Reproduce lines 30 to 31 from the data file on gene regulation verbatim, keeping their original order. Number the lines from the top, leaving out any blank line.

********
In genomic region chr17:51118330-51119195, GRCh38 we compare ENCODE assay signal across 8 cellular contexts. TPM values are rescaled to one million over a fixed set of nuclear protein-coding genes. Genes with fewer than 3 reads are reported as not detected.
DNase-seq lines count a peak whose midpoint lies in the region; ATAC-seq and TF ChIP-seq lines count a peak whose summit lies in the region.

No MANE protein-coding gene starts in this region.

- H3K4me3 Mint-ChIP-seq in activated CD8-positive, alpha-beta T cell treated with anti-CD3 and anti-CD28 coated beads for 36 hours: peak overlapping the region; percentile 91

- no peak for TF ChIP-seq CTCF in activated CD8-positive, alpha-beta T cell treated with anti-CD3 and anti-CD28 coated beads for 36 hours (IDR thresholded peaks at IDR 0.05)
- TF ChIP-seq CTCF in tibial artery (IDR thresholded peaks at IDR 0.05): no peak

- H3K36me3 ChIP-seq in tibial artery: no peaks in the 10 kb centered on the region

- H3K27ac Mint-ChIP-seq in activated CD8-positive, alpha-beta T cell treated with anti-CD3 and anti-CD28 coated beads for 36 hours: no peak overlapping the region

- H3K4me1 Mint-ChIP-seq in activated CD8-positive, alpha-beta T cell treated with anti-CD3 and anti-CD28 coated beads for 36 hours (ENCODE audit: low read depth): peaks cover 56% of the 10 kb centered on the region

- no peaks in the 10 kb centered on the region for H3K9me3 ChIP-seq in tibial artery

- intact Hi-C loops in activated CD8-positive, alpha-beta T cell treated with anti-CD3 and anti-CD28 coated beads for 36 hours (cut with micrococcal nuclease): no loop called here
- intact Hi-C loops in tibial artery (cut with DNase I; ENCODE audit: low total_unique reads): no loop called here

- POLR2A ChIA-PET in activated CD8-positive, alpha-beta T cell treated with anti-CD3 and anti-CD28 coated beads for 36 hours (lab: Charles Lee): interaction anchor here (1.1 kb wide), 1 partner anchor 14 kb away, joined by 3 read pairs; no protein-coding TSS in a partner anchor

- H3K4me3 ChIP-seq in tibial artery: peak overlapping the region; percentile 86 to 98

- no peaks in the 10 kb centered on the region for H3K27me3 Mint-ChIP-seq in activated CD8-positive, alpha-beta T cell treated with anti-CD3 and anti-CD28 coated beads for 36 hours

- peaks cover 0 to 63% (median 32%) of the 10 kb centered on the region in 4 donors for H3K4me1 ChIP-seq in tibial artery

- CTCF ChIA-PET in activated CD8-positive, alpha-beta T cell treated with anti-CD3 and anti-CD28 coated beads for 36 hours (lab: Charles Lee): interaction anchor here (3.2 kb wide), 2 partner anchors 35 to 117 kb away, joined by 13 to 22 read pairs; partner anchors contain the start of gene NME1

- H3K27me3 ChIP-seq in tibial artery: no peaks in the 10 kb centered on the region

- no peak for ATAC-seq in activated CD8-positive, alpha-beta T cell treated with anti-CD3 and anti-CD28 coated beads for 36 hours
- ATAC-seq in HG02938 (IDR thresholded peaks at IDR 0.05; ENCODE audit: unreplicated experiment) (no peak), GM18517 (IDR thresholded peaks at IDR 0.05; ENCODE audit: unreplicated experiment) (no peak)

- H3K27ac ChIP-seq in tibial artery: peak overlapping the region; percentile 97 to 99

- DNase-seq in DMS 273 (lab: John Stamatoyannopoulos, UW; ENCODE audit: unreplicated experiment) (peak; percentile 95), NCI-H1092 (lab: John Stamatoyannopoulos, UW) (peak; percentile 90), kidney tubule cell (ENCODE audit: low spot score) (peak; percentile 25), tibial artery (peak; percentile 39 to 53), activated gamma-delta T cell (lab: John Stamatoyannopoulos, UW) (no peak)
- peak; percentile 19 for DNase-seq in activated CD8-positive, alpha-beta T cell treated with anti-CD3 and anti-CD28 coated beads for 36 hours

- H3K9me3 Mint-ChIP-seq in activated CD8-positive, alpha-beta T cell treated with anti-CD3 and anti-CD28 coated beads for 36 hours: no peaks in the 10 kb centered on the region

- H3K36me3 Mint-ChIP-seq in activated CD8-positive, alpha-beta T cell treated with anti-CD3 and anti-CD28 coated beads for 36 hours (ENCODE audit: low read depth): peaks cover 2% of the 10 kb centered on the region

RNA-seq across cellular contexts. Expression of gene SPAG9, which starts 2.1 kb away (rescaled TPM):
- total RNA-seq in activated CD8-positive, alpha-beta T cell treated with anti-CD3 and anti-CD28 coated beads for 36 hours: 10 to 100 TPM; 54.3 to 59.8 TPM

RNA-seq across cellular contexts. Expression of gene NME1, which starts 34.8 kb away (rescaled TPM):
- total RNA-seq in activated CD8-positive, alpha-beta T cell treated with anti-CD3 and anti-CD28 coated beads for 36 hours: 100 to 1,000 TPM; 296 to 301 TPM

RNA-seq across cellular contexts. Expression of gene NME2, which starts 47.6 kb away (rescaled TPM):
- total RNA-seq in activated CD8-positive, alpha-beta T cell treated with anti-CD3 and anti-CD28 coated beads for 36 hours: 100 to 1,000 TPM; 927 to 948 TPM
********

RNA-seq across cellular contexts. Expression of gene NME2, which starts 47.6 kb away (rescaled TPM):
- total RNA-seq in activated CD8-positive, alpha-beta T cell treated with anti-CD3 and anti-CD28 coated beads for 36 hours: 100 to 1,000 TPM; 927 to 948 TPM